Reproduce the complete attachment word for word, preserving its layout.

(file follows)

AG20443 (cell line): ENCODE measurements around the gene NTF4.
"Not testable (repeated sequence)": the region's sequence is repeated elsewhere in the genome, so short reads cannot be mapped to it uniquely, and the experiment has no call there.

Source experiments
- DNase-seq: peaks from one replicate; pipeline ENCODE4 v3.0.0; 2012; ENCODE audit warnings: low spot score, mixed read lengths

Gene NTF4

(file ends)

AG20443 (cell line): ENCODE measurements around the gene NTF4.
"Not testable (repeated sequence)": the region's sequence is repeated elsewhere in the genome, so short reads cannot be mapped to it uniquely, and the experiment has no call there.

Source experiments
- DNase-seq: peaks from one replicate; pipeline ENCODE4 v3.0.0; 2012; ENCODE audit warnings: low spot score, mixed read lengths

Gene NTF4